The 100: Episode 2 “Earth Skills” Review
By Adam James Cuthbert
This week’s episode is an exercise in character-building, as Clarke’s party sets out to rescue Jasper. The episode establishes the existence of the “grounders”, Earth-bound survivors of the nuclear apocalypse. In its wake, human civilisation appears to have regressed to primitivism (e.g. the river surrounding Mount Weather marks a “boundary” that Jasper trespassed), suggesting advanced technology is either obsolete or forgotten about. It raises questions about the extent of the holocaust, if, under 100 years, the human race has so far devolved (are there any remnants of past technology that the grounders are cognizant of? If so, how do they regard them? Were there no means for past generations to attempt communication with the space-bound survivors?). Like the Biblical Eden, there lurks an insidious menace.
Whether the colour choice is significant or not, blue has so far been used to enhance scenes of tranquillity and attraction between characters, conveying an otherworldly hue. Octavia pursues a glowing blue butterfly, with childlike wonder, the butterfly’s glow reflected in Octavia’s eyes. She is surrounded by butterflies when Atom, appointed as her protector, spontaneously kisses her. Octavia reciprocates his affection. Atom is developed as a sympathetic character, and his scenes with Octavia are intended to be endearing. The character is flawed, however, not by the acting, but by the writer’s decision not to disclose more of the character’s backstory (why he was convicted; his life on the Ark). This would allow the character to interact with Octavia as equally grounded.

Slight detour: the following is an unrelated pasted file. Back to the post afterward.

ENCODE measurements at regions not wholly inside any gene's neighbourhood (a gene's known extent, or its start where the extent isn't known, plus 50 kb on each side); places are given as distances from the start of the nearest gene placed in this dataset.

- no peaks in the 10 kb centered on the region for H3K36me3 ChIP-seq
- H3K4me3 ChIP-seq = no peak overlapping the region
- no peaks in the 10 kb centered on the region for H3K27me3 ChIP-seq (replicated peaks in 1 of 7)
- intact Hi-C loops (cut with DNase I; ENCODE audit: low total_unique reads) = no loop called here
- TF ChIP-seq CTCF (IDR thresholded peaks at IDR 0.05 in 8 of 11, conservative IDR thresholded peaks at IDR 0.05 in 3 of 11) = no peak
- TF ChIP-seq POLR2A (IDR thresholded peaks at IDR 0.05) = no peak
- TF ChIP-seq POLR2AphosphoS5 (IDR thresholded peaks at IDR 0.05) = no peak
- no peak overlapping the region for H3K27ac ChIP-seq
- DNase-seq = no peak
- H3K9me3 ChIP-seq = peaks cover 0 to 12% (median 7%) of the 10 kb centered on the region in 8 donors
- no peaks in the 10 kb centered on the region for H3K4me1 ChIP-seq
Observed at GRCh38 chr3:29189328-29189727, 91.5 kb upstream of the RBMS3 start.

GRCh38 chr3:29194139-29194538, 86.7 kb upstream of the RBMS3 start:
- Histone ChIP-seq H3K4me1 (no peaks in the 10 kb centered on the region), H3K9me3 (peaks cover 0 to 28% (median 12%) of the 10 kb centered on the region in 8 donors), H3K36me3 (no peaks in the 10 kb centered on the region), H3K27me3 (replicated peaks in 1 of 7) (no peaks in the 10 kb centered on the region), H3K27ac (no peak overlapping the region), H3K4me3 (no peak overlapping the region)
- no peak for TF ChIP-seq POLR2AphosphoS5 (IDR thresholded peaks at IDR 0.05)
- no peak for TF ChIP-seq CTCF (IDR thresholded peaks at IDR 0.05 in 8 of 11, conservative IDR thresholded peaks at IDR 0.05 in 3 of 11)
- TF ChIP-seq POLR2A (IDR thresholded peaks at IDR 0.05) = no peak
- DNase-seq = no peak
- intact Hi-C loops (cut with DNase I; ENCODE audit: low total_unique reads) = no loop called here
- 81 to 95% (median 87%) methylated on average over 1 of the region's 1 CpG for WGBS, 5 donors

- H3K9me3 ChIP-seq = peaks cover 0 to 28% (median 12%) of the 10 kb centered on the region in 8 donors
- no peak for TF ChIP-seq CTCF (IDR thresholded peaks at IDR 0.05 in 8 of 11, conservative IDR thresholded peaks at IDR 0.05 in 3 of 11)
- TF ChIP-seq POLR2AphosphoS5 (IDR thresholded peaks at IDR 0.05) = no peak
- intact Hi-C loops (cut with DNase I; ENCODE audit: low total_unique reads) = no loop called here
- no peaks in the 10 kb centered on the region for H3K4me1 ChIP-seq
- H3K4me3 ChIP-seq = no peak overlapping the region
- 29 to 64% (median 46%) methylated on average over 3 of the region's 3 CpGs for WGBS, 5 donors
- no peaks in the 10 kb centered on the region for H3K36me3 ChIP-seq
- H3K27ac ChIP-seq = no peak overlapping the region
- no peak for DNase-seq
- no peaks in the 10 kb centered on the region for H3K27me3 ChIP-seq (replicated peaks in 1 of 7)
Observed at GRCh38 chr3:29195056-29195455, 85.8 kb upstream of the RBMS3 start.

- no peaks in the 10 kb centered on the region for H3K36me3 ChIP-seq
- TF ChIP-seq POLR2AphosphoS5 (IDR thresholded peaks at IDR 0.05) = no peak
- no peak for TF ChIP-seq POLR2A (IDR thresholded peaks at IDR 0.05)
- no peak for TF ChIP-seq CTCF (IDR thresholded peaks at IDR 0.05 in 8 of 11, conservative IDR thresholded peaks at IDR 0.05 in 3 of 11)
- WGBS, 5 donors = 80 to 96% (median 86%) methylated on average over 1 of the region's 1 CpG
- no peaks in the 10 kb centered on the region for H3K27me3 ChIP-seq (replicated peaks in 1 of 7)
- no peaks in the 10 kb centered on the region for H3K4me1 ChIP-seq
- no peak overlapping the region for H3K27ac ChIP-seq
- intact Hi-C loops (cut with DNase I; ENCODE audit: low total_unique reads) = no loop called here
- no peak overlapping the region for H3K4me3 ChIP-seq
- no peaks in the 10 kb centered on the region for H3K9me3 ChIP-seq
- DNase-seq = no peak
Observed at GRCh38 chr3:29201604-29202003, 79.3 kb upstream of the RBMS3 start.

There are interesting juxtapositions within the episode: Clarke and her mother, and Bellamy and Kane, the respective protagonists and antagonists in their locations. Bellamy and Kane are presented as conniving, and ambitious for power, opposed by Clarke and Abigail. Bellamy’s assumed authority is twice undermined during the episode. Clarke identifies him as provisionally useful due to his possession of a firearm (with limited ammunition). She tricks him into accompanying her (“right now, they’re thinking only one of us is scared”). The second time occurs when Finn exposes Bellamy as a hypocrite, who has imposed rules in an anarchic society.
Bellamy’s society, as such, isolated from the adults of their civilisation, displays its own elements of primitive tribalism. The obvious precursor is, of course, William Golding’s Lord of the Flies, with the series potentially commenting on an intrinsic atavism in the human race. After Clarke nearly falls into a pit-trap, Bellamy grabs her. He appears tempted to release her, a more violent approach to convince the Ark she’s dead, yet would appear logical from his point-of-view (blaming her death on an accident), indicating a darker persona. His background influences his characterisation. Even in the far future, class tensions have not been resolved.
A final comment: the Chancellor says of the living conditions on the Ark that “signs of oxygen deprivation are everywhere”. As I addressed in my previous review, the writer would be advised to show the state of the ordinary people. The Chancellor’s exposition is a convenient technique to relay what could be visually communicated to the viewer instead.
Overall Verdict: 7.5/10